Veranstaltungsberichte

Yoshihide Suga wins the LDP leadership Election.

Succeeding PM Shinzo Abe

Yesterday (September 14), Chief Cabinet Secretary Yoshihide Suga enjoyed a land sliding victory, winning 70% of the overall eligible votes for the LDP leadership election. Key messages are: 1. His victory was obvious even before the election as the major factions had expressed their support to him. 2. Fumio Kishida managed to stay in the race for the next year’s full-fledged leadership election. He could only obtain support from a small portion of regional votes. 3. Shigeru Ishiba came last. His popularity among the public is his strong point. However, he lost 16 percentage points from the regional chapters compared to 2018. He could not garner a big support from Diet members outside his faction.

The Future of Work for the Asian Youth: Taiwan

Webinar Report

The Future of Work for the Asian Youth webinar series, jointly organized by the Konrad-Adenauer-Stiftung (KAS) Japan’s Social and Economic Governance in Asia (SOPAS) and the Taiwan-Asia Exchange Foundation (TAEF) finally launched on August 27, 2020, with a seminar that focused on Taiwan. The session addressed Taiwan’s case on the changing nature of employment for youth, challenges and opportunities, and how the country is preparing for the future of work.

KAS Japan Weekly Covid-19 Update

Next week, Yoshihide Suga will formally be Abe’s successor. What are the factors that LDP Diet members opt for Suga? Key messages include: 1. LDP Diet members have sought for continuity though the majority of general public until August disapproved Abe or GOJ’s responses to COVID19. 2. Factions one after another supported Suga, they couldn’t miss the bus. 3. Kishida’s weak leadership was centrifugal factor, instead gave impetus to Suga. 4. Skipping general LDP members all over the country is a big disadvantage for Ishiba. LDP factions get attempted to hold on to the winning horse. 5. Suga’s appointment to be as PM seems ironic for his belief that party factions’ role had long gone.

KAS Japan Weekly COVID-19 Updates

Digital trade expands

COVID19 has accelerated the adoption of digital technologies and services, allowing trade to virtually continue despite movement restrictions.

Prime Minister Abe's resignation

On August 28, Prime Minister Abe announced his resignation from the top position due to his long-held illness. Listen to our analysis of Shinzo Abe‘s resignation as Japan‘s longest serving Prime Minister. Will his move destabilize LDP? Are Japan’s days of political stability over? How much of his legacy will remain and who would be the most suitable successor - especially in the eyes of a strong EU-Japan partnership.

KAS Japan Weekly Covid-19 Update

25 August

Yesterday (August 24), Shinzo #Abe became #Japan 's longest continuously serving PM with 2,799 days in office. This represents Abe’s strength. (He already had become the longest serving PM last November, totaling the days in office in his 1st term) Cabinet #reshuffling is expected in September. Key messages are: 1) Two backbones in the Cabinet will remain. #LDP SG Nikai may be replaced by Abe’s favorite successor, Kishida. Meanwhile in the LDP some voice that he may keep the Cabinet over the growing concerns on Abe’s health condition. 2) #Covid-19 is giving him hard time and his disapproval rate is highest ever. 3) One more year left as LDP President / practically as PM. Whether he can dissolve the Lower House before the end of the House’s term and if the Olympic Games will take place in a ‘complete form’ are uncertain.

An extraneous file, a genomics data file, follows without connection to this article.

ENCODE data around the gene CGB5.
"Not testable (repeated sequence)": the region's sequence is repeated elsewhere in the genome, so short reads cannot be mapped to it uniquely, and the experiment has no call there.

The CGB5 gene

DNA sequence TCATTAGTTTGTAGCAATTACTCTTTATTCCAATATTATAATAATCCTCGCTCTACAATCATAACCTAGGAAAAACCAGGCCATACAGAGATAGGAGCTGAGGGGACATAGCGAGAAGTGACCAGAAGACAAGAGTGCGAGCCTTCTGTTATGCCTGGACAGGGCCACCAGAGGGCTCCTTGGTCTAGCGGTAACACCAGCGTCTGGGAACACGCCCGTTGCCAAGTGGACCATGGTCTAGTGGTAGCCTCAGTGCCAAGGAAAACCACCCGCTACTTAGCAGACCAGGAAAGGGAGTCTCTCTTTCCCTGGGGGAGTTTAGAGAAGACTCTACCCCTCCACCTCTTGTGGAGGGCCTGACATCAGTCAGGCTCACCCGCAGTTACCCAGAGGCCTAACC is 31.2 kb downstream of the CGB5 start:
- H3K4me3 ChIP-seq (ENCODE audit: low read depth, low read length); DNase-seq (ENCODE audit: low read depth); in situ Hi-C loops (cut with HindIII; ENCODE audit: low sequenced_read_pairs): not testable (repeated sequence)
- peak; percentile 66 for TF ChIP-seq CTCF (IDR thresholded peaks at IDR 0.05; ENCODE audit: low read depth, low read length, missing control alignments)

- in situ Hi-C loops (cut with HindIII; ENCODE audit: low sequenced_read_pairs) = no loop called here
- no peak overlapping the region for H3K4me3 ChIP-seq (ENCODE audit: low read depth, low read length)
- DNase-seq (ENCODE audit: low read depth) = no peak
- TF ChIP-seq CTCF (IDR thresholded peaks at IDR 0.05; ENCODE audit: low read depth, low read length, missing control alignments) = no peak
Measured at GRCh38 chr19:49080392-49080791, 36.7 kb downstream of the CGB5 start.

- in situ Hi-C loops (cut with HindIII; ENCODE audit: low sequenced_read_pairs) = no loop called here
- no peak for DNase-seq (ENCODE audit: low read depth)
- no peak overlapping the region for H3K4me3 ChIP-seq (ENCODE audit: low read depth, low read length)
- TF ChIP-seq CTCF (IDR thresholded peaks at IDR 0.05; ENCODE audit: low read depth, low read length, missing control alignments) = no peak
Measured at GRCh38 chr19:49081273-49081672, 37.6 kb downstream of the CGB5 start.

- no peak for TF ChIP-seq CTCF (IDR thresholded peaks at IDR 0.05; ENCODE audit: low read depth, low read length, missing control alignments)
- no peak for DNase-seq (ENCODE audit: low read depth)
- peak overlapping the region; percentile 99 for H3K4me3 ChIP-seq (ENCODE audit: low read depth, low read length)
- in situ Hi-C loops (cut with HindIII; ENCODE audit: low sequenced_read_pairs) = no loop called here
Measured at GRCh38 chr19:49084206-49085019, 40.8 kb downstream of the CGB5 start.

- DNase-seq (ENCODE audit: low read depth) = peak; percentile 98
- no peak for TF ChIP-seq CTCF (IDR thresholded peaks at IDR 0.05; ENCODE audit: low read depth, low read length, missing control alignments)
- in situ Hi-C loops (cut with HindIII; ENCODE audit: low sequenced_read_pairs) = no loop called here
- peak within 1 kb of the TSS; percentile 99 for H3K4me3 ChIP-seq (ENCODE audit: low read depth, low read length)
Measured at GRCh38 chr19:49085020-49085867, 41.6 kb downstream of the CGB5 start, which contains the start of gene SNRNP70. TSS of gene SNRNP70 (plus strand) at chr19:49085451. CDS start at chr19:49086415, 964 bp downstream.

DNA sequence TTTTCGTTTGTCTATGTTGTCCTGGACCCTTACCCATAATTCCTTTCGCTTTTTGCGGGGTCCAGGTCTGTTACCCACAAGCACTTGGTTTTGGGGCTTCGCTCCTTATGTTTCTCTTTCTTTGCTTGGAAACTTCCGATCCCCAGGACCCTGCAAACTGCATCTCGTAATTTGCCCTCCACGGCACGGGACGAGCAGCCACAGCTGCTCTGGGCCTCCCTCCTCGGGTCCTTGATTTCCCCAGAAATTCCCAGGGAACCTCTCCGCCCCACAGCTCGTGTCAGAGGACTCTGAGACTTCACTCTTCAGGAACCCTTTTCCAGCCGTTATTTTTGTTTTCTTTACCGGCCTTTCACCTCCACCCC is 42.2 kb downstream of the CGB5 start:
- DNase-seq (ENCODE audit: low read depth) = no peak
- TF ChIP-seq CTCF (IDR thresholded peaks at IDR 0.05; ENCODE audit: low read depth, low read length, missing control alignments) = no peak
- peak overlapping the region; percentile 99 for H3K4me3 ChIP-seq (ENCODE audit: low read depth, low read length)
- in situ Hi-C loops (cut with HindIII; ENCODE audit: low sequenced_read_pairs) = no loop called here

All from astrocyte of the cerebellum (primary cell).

KAS Japan Weekly COVID-19 Updates

Aging economies and fiscal stimulus

The latest research from the IMF has found out that fiscal stimulus is less effective in aging economies compared to economies with a younger population.

KAS Japan Weekly COVID-19 Updates

COVID-19 and Trade Imbalances

The IMF’s latest External Sector Report finds that there is limited reduction in global current account deficits and surpluses despite a slow down in global trade.

KAS Japan Weekly COVID-19 Updates

4 August

Unemployment rate in June stood at 2.8%. It’s 0.1 percentage point down from May. Is it any good sign? Key messages include: 1. Those who lost their jobs have turned themselves into freelancers, however there’s no assurance that it will last. 2. The ratio of involuntary unemployment is rising. In Japan almost 40% of the workers are non-regular employment. 3. Non-regular workers could be targeted with termination of contracts. The unemployment rate may then become much higher. Watch the video to learn more!

KAS Japan Weekly COVID-19 Updates

21 July

Thirty-five percent of medical institutions would pay less or cut bonus as hospital management is deteriorating due to Covid-19 as people refrain from going to hospitals. Key messages include: A survey by Japan Hospitals Association in May found the profits of about 1,200 hospitals went negative in April. Covid-19 treatment hospitals were more severely hit. Their revenues plummeted. The Government of Japan must support the hospitals to avoid their services going out, which is widely shared across the political spectrum.

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